WASHINGTON: Mike Pompeo, named US secretary of state on Tuesday, comes from a one-year stint leading the Central Intelligence Agency where he earned President Donald Trump’s trust delivering his daily national security briefings and by toeing Trump’s line politically.
Pompeo brings the discipline of a former standout at West Point, the prestigious US military academy, as well as the political wiles of a four-term member of the House of Representatives, where he served on the controversial intelligence committee.
AS CIA director he cut a path into Trump’s inner circle with ready praise of the president, personally delivering many of the Oval Office’s crucial daily intelligence briefings.
He echoes Trump’s hard line against Iran and North Korea. But, currying the president’s favour, Pompeo has also avoided directly contradicting Trump’s insistence that Russia did not work to support his election in 2016 — even though that is what the CIA concludes.
“With Mike Pompeo, we have a very similar thought process,” the president said on Tuesday.
Pompeo, 54, has had a meteoric career that leaned heavily on political opportunities that ultimately led him to Trump. Born and raised in southern California, he attended the US Military Academy at West Point, where he graduated top of his class in 1986, specialising in engineering.
He served in the military for five years — never in combat — and then left to attend Harvard Law School.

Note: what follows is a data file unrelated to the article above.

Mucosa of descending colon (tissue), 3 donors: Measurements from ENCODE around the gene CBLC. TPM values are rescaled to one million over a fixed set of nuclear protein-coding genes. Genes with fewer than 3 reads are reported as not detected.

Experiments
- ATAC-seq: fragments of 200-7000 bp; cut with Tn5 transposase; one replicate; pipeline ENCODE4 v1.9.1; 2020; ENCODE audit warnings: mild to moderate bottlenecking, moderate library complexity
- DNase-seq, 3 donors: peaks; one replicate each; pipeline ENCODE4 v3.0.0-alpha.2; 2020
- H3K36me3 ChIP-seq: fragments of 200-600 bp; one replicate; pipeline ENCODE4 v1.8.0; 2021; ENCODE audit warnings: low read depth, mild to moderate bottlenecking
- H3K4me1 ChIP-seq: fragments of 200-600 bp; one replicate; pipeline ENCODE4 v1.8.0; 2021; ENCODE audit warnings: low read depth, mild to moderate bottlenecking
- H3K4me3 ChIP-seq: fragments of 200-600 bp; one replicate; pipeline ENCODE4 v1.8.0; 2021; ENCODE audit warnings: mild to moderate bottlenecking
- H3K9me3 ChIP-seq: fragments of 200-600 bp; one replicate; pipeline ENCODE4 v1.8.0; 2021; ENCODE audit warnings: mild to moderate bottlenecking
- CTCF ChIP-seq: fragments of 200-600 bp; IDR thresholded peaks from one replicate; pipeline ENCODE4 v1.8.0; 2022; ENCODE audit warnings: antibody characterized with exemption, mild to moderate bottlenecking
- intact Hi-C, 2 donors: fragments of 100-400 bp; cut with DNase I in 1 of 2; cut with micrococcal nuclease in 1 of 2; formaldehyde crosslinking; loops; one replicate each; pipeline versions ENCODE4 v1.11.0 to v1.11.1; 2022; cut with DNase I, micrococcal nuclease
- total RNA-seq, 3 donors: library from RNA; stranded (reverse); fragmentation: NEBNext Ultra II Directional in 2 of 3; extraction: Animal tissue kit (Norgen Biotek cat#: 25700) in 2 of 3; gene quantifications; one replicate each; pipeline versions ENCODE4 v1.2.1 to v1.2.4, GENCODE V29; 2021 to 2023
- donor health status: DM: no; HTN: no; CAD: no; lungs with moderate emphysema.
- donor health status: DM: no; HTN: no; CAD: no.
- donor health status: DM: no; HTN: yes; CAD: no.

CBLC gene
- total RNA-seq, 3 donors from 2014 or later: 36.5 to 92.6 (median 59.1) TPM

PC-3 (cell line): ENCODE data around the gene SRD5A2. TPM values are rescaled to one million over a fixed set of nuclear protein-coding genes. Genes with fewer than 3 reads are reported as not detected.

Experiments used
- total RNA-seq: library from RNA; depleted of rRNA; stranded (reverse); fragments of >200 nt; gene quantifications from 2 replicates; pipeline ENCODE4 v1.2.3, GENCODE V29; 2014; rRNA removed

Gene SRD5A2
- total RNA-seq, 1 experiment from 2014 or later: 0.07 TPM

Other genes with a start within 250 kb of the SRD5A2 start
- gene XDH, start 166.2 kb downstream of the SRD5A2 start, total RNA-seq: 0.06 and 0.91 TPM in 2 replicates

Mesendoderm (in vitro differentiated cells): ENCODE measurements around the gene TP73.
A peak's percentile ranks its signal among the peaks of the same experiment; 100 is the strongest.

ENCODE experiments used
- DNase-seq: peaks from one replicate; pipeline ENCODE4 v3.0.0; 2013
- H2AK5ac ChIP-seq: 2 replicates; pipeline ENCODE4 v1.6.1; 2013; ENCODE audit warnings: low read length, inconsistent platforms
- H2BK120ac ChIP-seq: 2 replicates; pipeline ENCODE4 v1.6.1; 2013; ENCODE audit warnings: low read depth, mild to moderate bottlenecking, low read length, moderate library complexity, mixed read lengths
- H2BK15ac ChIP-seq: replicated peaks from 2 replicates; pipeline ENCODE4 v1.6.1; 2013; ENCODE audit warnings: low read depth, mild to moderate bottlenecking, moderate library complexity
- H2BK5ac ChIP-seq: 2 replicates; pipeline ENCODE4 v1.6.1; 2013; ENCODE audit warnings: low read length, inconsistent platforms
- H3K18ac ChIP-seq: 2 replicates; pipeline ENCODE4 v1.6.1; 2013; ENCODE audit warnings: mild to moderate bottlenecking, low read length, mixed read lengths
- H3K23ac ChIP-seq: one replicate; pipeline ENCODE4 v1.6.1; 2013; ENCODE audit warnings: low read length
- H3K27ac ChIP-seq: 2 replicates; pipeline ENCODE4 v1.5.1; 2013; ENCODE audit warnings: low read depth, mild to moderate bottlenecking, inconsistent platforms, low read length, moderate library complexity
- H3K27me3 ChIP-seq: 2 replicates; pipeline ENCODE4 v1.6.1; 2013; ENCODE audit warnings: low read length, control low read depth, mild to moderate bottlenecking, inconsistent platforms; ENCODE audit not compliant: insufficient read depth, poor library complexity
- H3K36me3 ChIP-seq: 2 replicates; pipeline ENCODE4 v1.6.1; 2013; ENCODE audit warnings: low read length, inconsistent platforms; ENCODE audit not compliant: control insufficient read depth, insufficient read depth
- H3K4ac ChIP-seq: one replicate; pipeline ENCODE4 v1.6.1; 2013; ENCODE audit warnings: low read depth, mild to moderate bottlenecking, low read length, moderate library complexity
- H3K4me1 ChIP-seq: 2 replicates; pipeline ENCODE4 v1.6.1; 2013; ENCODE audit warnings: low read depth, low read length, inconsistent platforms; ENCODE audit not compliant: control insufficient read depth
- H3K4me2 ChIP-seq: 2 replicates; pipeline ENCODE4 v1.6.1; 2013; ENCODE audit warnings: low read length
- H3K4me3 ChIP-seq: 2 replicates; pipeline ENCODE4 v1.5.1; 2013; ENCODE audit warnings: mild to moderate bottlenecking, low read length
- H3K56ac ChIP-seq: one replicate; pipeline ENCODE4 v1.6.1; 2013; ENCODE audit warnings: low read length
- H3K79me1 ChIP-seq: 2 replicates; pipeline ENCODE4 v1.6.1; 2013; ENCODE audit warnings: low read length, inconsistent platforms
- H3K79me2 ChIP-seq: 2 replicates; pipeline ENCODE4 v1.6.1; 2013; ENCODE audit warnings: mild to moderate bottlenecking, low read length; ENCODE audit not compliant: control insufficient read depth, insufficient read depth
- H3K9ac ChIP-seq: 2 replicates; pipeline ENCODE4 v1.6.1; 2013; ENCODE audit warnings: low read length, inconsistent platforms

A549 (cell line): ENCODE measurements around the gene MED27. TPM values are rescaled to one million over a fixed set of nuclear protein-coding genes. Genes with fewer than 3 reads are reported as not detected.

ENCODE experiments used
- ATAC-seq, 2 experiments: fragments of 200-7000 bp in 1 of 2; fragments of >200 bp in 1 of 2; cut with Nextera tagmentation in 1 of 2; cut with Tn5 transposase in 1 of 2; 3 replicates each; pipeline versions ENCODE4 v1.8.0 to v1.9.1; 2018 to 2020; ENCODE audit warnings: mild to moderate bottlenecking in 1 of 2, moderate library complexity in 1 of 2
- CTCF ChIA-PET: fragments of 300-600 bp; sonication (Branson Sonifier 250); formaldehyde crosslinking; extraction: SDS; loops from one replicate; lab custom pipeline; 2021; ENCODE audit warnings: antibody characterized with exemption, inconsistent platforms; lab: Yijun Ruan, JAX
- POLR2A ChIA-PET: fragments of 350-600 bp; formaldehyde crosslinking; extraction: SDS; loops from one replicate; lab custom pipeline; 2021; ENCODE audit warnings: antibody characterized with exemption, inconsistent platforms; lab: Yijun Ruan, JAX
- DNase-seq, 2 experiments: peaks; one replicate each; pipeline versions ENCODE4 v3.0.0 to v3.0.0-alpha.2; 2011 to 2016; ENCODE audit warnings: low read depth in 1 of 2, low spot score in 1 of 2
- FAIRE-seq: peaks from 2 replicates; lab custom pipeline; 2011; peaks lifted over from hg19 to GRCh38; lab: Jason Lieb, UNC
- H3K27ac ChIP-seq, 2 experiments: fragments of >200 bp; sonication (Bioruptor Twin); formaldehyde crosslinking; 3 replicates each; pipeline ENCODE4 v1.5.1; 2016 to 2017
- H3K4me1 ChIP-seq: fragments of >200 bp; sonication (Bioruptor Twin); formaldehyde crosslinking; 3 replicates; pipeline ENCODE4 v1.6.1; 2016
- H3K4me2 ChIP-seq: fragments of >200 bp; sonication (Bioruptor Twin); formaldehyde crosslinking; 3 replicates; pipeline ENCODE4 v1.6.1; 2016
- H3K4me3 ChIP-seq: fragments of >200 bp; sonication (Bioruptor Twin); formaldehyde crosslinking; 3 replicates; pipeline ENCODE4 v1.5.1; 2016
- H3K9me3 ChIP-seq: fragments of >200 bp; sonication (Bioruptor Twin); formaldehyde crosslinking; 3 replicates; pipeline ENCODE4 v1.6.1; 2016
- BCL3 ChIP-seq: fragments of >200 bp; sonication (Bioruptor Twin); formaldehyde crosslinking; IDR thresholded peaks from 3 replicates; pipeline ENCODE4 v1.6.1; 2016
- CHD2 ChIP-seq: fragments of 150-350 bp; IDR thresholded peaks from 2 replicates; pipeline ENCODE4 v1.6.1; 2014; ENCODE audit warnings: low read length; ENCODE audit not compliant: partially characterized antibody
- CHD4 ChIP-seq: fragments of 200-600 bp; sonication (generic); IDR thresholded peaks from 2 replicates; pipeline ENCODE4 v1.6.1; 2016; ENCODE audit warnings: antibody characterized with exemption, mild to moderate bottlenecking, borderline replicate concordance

He later founded an engineering company in Wichita, Kansas, where financial backers included the conservative Koch brothers, oil industry billionaires and powerful movers and shakers in the Republican Party.
The Kochs backed his successful first run for Congress in 2010, and energy-related legislation he promoted in his first years in the House of Representatives was seen as very friendly to them. He moved quickly onto the House Intelligence Committee, where, as overseer of the CIA and other agencies, he was privy to the country’s deepest secrets.
But he made his name on the special committee Republicans formed to investigate the 2012 killing of a US ambassador and three other Americans in Benghazi, Libya.
Promoted a ‘vicious’ CIA
As director of the CIA, Pompeo has matched the tone of Trump’s foreign policy pronouncements.
“The CIA, to be successful, must be aggressive, vicious, unforgiving, relentless,” he said.
He joked about assassinating North Korean leader Kim Jong Un, which raised fears of a return to the agency’s penchant for backing assassinations of dictators not in US favour.
He earned the president’s trust in the daily national security briefings, where he has readily accommodated Donald Trump’s aversion to reading long reports by having intelligence staff prepare simple graphic presentations of global risks and threats.
Published in Dawn, March 14th, 2018